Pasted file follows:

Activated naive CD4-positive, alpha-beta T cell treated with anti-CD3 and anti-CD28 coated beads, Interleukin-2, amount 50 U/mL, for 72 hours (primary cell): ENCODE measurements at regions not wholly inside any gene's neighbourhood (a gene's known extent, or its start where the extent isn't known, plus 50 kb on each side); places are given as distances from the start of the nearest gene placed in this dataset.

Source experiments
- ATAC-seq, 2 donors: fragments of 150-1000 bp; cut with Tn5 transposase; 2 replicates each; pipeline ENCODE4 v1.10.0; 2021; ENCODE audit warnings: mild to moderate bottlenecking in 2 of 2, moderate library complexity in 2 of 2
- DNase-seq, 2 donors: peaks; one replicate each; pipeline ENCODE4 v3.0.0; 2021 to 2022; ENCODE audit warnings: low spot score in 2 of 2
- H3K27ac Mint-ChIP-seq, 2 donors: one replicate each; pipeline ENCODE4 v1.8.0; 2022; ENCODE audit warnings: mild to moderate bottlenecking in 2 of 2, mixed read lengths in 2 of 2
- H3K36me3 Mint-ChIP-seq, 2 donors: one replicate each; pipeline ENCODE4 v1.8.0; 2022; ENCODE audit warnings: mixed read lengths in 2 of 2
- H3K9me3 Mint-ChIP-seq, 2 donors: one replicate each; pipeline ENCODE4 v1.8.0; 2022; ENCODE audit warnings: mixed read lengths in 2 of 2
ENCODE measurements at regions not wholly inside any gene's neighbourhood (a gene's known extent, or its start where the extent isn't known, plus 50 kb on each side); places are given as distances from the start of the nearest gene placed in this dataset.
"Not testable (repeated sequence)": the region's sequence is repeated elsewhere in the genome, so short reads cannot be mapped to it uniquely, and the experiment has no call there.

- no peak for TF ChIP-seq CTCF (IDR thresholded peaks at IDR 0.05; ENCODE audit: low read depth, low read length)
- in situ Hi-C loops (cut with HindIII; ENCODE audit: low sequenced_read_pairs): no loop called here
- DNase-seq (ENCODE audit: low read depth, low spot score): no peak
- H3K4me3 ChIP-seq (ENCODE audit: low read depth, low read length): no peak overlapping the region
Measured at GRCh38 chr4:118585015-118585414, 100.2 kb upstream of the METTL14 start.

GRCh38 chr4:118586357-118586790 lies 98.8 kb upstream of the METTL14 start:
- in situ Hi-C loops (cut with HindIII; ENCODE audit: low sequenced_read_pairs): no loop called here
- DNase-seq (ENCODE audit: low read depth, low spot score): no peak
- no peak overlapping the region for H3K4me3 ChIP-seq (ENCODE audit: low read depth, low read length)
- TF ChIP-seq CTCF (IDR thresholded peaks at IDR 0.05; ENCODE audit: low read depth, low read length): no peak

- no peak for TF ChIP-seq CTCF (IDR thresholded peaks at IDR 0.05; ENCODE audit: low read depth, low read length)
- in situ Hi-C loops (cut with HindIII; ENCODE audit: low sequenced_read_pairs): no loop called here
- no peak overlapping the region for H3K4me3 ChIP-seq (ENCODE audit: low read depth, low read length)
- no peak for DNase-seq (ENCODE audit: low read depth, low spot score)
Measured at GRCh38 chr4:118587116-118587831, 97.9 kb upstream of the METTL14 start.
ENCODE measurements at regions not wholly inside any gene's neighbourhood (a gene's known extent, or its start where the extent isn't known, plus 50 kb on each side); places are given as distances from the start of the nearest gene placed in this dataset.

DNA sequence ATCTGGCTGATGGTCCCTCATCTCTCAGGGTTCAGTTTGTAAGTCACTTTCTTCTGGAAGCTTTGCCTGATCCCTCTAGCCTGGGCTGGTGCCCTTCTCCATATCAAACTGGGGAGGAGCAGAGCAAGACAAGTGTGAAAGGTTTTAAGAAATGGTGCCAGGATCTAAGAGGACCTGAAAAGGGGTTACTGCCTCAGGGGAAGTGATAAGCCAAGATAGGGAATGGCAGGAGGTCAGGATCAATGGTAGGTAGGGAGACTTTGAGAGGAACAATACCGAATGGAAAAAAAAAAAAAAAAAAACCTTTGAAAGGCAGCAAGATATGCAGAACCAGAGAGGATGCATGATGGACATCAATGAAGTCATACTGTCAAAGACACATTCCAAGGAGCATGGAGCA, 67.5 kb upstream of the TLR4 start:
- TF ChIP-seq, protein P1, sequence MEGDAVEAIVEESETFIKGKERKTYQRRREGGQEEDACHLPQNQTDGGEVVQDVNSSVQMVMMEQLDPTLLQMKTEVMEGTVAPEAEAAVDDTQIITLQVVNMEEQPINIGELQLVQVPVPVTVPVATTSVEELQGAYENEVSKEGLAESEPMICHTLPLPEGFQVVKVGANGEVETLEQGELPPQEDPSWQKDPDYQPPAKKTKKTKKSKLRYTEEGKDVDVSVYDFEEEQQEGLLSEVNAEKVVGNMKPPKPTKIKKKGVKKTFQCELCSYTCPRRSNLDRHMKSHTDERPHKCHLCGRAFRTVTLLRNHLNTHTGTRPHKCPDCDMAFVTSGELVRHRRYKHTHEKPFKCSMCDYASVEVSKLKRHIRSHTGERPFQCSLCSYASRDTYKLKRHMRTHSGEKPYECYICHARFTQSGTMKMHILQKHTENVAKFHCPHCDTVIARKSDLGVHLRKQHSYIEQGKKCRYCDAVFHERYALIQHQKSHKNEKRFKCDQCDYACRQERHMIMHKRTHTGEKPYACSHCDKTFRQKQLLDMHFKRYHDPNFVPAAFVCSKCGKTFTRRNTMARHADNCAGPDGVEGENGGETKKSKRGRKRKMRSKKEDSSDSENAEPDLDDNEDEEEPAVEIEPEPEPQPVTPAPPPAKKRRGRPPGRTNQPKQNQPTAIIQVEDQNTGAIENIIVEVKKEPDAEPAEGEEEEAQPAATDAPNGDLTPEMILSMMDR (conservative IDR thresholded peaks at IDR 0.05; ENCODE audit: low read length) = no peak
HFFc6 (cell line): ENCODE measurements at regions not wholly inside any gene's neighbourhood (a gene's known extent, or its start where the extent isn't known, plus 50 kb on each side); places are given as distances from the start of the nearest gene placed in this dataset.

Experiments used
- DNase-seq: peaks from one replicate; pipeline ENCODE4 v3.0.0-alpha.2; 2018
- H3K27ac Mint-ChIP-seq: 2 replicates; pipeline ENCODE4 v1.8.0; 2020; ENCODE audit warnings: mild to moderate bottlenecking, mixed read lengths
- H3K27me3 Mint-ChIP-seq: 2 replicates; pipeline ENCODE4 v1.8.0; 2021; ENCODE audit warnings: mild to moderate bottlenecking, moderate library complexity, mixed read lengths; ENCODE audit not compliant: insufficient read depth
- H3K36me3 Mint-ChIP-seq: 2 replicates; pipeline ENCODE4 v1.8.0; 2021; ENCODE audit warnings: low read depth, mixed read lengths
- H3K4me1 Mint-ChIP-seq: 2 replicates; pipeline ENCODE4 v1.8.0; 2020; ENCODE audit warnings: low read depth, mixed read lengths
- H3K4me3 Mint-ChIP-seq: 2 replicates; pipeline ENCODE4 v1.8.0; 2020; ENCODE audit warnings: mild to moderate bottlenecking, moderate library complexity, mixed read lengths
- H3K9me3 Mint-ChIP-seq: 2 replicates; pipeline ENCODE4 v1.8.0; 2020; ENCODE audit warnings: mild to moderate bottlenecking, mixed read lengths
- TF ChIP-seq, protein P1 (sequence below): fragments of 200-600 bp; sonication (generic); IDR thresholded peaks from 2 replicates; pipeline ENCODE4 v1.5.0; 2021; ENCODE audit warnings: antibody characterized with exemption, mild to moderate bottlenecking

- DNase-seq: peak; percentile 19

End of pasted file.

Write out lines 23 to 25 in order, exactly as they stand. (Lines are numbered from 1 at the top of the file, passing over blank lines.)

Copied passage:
- no peak for DNase-seq (ENCODE audit: low read depth, low spot score)
Measured at GRCh38 chr4:118587116-118587831, 97.9 kb upstream of the METTL14 start.
ENCODE measurements at regions not wholly inside any gene's neighbourhood (a gene's known extent, or its start where the extent isn't known, plus 50 kb on each side); places are given as distances from the start of the nearest gene placed in this dataset.